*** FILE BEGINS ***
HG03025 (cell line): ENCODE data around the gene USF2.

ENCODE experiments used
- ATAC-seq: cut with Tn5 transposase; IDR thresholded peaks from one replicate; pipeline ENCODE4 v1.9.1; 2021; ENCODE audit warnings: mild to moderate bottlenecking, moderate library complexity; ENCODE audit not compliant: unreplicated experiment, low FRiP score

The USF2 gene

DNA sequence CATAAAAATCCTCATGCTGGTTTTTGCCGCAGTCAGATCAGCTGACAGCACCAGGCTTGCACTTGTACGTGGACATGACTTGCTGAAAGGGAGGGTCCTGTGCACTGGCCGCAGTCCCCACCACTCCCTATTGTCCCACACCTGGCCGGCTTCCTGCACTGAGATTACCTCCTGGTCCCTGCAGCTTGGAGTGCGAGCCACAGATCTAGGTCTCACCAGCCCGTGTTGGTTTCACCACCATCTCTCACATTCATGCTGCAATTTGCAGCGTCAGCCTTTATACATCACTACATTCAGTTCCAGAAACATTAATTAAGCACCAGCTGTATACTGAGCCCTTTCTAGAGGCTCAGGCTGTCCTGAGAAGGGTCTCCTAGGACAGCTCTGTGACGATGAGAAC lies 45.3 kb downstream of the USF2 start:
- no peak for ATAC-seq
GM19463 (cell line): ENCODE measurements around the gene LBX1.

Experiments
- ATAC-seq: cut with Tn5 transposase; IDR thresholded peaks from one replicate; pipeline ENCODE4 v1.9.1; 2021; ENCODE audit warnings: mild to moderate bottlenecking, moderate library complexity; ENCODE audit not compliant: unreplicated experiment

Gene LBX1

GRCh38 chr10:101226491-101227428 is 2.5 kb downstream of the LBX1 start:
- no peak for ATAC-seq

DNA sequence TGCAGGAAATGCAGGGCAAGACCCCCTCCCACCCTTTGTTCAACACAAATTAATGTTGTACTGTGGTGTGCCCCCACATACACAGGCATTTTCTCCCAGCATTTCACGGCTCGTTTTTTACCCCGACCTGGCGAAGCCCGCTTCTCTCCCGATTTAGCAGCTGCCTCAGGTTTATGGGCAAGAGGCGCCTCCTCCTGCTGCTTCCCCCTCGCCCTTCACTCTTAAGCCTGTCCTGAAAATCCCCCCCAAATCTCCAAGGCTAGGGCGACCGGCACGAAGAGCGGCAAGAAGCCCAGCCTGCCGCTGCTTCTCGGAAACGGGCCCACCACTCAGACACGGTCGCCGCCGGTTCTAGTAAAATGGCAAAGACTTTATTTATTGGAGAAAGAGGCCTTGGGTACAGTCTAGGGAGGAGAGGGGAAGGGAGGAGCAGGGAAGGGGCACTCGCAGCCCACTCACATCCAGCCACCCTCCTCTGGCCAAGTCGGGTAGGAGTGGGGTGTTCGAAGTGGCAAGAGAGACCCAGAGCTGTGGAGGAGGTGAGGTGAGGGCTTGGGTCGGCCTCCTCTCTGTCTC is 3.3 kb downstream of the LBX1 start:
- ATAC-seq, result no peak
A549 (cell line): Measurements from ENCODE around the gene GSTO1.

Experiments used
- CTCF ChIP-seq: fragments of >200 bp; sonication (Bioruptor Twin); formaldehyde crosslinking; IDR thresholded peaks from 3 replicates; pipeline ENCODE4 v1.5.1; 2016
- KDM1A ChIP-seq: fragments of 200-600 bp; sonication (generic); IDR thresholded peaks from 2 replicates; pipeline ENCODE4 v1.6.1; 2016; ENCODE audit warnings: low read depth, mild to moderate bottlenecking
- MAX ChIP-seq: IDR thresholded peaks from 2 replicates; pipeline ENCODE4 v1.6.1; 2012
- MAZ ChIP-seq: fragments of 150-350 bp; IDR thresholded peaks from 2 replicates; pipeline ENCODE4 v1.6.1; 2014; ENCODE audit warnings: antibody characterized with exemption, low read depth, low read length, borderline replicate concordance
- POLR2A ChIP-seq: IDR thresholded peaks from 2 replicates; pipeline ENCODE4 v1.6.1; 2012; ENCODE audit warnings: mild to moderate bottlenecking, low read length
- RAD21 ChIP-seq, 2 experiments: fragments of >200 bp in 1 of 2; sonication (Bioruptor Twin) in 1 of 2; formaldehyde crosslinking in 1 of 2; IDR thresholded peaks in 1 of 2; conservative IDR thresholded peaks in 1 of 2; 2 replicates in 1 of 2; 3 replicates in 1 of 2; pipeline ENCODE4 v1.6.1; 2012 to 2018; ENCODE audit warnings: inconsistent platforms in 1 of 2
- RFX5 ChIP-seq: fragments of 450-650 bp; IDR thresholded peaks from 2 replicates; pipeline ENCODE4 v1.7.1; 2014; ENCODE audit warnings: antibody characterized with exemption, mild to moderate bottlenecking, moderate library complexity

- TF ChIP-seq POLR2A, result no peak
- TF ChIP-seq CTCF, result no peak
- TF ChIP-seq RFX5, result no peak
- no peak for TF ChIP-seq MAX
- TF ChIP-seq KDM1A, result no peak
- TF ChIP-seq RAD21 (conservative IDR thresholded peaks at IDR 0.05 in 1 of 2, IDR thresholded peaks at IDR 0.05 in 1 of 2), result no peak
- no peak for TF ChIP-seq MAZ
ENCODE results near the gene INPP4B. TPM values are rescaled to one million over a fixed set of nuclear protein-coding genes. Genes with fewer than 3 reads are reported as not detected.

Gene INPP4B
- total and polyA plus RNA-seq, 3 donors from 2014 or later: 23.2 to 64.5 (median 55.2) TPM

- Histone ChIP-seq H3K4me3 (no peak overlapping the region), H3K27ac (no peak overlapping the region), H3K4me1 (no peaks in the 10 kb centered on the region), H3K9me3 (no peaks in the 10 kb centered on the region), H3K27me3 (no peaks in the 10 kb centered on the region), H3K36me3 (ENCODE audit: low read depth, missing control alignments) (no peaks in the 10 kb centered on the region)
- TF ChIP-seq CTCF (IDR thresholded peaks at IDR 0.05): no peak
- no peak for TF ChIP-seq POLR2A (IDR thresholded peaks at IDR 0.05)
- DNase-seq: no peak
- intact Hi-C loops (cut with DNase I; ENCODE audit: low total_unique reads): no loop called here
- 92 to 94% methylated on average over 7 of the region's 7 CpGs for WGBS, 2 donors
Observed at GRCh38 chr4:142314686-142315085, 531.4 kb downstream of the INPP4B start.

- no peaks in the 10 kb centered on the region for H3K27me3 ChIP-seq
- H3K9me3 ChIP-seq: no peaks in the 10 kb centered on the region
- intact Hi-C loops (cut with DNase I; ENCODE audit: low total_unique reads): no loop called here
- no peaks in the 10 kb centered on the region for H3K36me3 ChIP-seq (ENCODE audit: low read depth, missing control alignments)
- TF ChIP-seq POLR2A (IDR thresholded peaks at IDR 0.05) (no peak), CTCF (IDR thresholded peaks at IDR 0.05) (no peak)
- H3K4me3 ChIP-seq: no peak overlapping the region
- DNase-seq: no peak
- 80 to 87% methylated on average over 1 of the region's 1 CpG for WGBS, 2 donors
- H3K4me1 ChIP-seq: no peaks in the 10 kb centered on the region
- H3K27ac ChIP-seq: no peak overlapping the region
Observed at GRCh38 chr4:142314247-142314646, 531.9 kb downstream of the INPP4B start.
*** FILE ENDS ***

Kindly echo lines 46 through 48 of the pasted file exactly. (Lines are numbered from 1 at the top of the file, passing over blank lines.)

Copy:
- H3K4me3 ChIP-seq: no peak overlapping the region
- DNase-seq: no peak
- 80 to 87% methylated on average over 1 of the region's 1 CpG for WGBS, 2 donors